Behind the Mask by David Gelber, MD

Tuesday, August 02, 2011

Title: Behind the Mask
Author: David Gelber, MD
Genre: Nonfiction, medical memoir
Publisher: Ruffian Press, 2011
Source: NetGalley

Shows like E.R. and House have captured audiences for years, bringing people into the complex, harried world of the hospital. Gelber, a general surgeon and blogger, demystifies and explicates the inner workings of a surgery (and the surgeons who perform them) in a series of short essays that cover pre, during, and post-surgery, as well as a few humorous sketches thrown in for fun.

I was surprised by how much I enjoyed this book, to be honest. When I saw it on NetGalley several months ago and requested it, I felt like it was something I should read as a future medical professional, but didn't expect to be entertained. I imagined the book would be more like a textbook - I would learn some things, get some good lessons from it, write a review, and move on. However, many of Gelber's sketches piqued my interest and drew me in to the OR, a place I've never considered working, and his humorous chapters at the end of the book had me laughing out loud as I read it on the treadmill.

Dr. Gelber describes the experiences of late-night calls to the hospital, breaking tragic news to patients, getting sprayed by an unclamped blood vessel, and choosing which hair covering to wear before entering the OR with personality and clarity. While I am not the best judge of whether the text was too weighed down with jargon, as I am familiar with most of the terms he used, he seemed very conscientious about explaining various diseases and procedures and also included a glossary at the end of the book. He kept his anecdotes simple and interesting, choosing experiences that were illustrative of the concepts he was trying to explain.

I also appreciated his chapter on nurses, in which he quoted a chauvinistic, albeit talented, surgeon that had been his mentor and had advocated being more specific in medical orders because nurses were supposed to follow orders, not think. Um, excuse me? I was getting a bit riled up until Dr. Gelber explained that he thought this was a chauvinistic approach and that nurses' critical thinking skills were essential in providing the best care to patients. Thank you, Dr. Gelber. He is married to a nurse, and I imagine his wife ascertained from the beginning that her husband didn't view nurses as humble handmaidens scurrying to follow the handsome doctor's command.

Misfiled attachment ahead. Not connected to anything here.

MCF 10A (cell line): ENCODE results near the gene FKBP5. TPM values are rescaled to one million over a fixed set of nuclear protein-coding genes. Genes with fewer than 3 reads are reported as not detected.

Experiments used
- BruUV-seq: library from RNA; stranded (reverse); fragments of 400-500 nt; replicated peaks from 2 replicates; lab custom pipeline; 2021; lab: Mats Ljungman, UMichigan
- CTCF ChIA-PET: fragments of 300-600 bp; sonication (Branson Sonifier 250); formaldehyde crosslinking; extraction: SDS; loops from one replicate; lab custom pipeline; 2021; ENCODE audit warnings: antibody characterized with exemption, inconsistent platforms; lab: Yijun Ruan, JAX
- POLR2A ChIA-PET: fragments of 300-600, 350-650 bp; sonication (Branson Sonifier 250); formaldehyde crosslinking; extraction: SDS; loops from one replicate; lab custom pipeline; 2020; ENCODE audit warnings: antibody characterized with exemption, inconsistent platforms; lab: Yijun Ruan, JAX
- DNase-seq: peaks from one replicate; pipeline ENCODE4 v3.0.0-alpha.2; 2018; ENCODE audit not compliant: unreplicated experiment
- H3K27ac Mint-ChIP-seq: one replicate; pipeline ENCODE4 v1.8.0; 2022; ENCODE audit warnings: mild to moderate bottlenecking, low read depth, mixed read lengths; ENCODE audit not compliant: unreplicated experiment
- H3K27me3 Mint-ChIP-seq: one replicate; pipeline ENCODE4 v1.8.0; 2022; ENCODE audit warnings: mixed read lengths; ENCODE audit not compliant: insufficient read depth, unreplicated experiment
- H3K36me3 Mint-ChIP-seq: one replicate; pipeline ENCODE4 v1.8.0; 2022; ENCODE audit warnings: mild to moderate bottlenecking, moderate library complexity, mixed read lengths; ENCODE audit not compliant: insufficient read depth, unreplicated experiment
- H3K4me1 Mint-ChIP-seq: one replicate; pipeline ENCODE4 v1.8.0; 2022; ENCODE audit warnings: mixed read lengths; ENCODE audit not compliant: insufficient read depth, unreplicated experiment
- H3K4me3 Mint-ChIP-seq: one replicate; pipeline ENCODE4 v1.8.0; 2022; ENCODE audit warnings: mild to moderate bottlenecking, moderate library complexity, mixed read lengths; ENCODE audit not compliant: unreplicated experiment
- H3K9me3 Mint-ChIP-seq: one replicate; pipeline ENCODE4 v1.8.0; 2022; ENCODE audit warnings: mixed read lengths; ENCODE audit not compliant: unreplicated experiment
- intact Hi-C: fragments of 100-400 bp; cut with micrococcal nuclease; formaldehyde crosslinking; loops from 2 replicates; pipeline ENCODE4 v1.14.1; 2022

There were several grammatical errors in the book, which may have been partially because I was reading an advance copy that had not been edited. They were distracting at times, although I tend to be a bit more forgiving of such things with memoirs - I feel it goes with the territory, whether that is as it should be or not.

Overall, this was an enjoyable read and a good glimpse into the life of a surgeon. It has a few flaws, but is a good choice for readers who have a strong interest in the subject.

3.25 stars

Warnings: None


  1. Thank you so much for taking the time to review my book. I hope you have a successful career in the medical world. Sorry about the grammar. I think most of the errors are fixed in the final version.

    Dr. Gelber

  2. Dr. Gelber -

    It was a pleasure to read. And I can't imagine writing an entire book without making grammatical errors - I am sure there are many in my post.

  3. I saw this on Netgalley. You make it sound interesting.

    So funny about the hair coverings! Honestly, choosing which hair covering to wear before going into the OR is one of the most stressful things ever. Haha! Surgery and high-risk obstetrics, I can handle with ease. Those awful hair coverings...ugh.



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